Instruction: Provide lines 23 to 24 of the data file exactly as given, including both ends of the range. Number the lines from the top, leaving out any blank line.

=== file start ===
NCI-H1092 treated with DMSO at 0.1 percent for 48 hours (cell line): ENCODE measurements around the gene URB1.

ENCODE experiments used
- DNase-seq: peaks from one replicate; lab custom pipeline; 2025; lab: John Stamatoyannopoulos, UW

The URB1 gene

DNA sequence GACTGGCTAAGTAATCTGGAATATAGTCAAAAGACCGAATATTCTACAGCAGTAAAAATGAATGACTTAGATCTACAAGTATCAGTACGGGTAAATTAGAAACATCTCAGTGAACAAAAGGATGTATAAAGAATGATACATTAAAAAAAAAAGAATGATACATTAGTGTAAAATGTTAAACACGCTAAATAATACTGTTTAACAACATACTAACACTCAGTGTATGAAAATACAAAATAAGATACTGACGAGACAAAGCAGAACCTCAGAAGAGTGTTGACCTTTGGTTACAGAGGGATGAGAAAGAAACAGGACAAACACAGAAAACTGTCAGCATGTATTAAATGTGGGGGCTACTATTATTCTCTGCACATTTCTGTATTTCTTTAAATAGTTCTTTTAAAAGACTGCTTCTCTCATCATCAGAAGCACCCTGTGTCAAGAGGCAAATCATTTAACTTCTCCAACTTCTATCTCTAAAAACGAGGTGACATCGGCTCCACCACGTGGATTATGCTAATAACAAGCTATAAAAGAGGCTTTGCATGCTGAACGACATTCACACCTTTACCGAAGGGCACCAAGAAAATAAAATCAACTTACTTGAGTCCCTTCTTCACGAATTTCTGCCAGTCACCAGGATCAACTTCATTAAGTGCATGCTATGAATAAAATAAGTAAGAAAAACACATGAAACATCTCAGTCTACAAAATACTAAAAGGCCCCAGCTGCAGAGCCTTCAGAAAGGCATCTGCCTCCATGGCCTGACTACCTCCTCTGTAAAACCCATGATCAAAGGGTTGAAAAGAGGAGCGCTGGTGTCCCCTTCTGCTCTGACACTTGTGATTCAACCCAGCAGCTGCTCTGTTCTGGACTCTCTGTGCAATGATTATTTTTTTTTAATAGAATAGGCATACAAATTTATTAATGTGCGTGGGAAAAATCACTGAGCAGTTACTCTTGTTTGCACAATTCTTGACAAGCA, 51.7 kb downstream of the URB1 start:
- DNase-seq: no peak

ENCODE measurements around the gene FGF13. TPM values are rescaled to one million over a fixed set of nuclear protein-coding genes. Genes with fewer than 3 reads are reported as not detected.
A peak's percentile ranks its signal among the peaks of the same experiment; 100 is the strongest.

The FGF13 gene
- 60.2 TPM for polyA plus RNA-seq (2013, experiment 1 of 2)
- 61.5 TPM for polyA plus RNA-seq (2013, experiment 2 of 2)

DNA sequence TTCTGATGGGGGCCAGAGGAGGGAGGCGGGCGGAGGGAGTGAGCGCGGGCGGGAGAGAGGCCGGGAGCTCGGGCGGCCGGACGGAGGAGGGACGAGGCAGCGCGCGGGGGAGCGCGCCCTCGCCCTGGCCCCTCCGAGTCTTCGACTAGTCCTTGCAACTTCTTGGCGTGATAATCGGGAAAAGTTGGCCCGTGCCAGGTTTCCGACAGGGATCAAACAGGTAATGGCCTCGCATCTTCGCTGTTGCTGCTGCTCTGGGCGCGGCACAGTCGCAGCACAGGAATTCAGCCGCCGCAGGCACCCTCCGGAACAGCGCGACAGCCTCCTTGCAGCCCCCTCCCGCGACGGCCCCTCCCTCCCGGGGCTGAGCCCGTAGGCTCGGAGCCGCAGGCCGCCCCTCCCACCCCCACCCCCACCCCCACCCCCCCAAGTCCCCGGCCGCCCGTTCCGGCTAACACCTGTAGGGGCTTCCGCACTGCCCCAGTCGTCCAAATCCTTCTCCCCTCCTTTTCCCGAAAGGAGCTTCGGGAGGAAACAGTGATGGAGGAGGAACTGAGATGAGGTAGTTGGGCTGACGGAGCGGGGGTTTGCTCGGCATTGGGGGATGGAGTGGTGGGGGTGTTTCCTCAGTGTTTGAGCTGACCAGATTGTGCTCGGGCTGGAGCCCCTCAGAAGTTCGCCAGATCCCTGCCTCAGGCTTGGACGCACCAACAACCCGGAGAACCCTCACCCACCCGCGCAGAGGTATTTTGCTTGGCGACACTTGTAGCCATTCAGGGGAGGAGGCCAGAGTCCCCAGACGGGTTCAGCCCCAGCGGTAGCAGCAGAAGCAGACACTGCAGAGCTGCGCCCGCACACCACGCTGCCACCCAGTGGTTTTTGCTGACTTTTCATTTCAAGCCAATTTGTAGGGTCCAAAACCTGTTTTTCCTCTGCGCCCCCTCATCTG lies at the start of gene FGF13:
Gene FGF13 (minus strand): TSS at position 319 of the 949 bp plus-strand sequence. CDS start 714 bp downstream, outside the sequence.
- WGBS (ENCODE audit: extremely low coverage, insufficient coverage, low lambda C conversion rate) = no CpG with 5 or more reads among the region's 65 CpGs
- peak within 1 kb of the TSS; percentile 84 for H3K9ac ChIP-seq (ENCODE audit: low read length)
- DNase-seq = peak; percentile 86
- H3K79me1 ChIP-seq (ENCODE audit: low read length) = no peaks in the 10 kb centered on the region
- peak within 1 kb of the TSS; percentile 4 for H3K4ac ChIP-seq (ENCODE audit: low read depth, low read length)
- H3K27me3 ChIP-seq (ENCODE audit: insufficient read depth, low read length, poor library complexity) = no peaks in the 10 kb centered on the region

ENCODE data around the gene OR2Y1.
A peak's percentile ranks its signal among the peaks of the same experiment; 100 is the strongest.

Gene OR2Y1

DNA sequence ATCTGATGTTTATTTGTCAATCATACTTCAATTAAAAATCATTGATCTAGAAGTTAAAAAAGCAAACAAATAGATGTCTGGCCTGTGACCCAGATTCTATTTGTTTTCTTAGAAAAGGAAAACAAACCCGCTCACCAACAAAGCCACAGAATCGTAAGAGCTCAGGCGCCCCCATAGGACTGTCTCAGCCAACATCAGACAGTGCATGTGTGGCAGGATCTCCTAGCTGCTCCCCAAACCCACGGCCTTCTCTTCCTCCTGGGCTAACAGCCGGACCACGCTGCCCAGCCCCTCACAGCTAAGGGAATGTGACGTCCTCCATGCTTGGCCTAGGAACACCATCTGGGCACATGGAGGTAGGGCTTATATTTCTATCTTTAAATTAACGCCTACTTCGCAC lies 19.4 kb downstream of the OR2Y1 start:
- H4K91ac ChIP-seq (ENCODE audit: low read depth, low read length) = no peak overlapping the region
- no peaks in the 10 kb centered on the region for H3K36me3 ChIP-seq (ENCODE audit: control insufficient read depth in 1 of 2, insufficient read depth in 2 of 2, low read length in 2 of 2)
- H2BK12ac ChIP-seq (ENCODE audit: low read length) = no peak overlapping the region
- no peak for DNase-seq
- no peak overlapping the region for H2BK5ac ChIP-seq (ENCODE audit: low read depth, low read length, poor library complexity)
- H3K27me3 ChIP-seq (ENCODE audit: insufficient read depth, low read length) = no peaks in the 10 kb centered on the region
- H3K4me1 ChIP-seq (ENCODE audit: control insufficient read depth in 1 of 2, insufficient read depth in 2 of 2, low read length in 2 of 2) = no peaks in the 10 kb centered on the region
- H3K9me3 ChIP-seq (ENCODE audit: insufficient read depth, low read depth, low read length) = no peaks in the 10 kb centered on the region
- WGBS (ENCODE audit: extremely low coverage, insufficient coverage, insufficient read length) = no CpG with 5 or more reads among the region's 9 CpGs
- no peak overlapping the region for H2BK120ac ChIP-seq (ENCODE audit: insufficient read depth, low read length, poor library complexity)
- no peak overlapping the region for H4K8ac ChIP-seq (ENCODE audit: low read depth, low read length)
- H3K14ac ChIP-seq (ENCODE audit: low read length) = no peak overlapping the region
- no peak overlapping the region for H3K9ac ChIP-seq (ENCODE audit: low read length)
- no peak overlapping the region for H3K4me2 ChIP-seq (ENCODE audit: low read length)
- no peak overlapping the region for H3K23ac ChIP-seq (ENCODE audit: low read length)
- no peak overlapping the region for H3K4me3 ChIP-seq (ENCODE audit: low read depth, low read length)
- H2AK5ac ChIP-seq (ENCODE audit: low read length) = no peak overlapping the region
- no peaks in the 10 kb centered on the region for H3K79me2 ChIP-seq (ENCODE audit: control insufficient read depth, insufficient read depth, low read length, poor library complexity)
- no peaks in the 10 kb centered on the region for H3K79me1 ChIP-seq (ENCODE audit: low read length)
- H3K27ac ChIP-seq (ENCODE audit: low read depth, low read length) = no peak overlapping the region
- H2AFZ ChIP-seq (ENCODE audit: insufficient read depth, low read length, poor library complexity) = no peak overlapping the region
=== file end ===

DNA sequence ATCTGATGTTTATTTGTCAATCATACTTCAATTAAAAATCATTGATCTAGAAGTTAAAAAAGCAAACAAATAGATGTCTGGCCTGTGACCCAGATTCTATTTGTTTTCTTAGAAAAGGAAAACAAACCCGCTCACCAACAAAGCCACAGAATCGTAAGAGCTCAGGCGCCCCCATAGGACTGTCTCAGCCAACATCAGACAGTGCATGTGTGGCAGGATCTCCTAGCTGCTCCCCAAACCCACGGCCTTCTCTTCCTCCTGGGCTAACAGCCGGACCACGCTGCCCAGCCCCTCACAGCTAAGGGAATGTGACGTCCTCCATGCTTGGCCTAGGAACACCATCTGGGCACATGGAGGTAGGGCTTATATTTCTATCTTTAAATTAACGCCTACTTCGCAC lies 19.4 kb downstream of the OR2Y1 start:
- H4K91ac ChIP-seq (ENCODE audit: low read depth, low read length) = no peak overlapping the region